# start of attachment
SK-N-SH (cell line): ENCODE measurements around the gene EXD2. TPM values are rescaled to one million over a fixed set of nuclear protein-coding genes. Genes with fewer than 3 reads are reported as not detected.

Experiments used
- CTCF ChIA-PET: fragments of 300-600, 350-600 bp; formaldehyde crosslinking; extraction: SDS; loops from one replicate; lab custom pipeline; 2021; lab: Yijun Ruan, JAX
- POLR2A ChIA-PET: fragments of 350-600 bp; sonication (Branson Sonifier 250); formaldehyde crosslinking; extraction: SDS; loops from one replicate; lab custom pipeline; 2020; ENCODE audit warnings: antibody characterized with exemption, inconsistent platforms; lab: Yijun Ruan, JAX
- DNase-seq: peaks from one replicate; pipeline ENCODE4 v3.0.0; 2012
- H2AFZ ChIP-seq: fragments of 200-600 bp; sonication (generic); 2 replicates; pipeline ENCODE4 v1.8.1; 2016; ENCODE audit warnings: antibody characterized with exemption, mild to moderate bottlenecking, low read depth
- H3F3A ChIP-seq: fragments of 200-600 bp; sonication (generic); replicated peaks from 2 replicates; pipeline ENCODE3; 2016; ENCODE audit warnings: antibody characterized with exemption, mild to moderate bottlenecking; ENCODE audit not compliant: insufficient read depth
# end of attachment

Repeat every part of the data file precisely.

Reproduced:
SK-N-SH (cell line): ENCODE measurements around the gene EXD2. TPM values are rescaled to one million over a fixed set of nuclear protein-coding genes. Genes with fewer than 3 reads are reported as not detected.

Experiments used
- CTCF ChIA-PET: fragments of 300-600, 350-600 bp; formaldehyde crosslinking; extraction: SDS; loops from one replicate; lab custom pipeline; 2021; lab: Yijun Ruan, JAX
- POLR2A ChIA-PET: fragments of 350-600 bp; sonication (Branson Sonifier 250); formaldehyde crosslinking; extraction: SDS; loops from one replicate; lab custom pipeline; 2020; ENCODE audit warnings: antibody characterized with exemption, inconsistent platforms; lab: Yijun Ruan, JAX
- DNase-seq: peaks from one replicate; pipeline ENCODE4 v3.0.0; 2012
- H2AFZ ChIP-seq: fragments of 200-600 bp; sonication (generic); 2 replicates; pipeline ENCODE4 v1.8.1; 2016; ENCODE audit warnings: antibody characterized with exemption, mild to moderate bottlenecking, low read depth
- H3F3A ChIP-seq: fragments of 200-600 bp; sonication (generic); replicated peaks from 2 replicates; pipeline ENCODE3; 2016; ENCODE audit warnings: antibody characterized with exemption, mild to moderate bottlenecking; ENCODE audit not compliant: insufficient read depth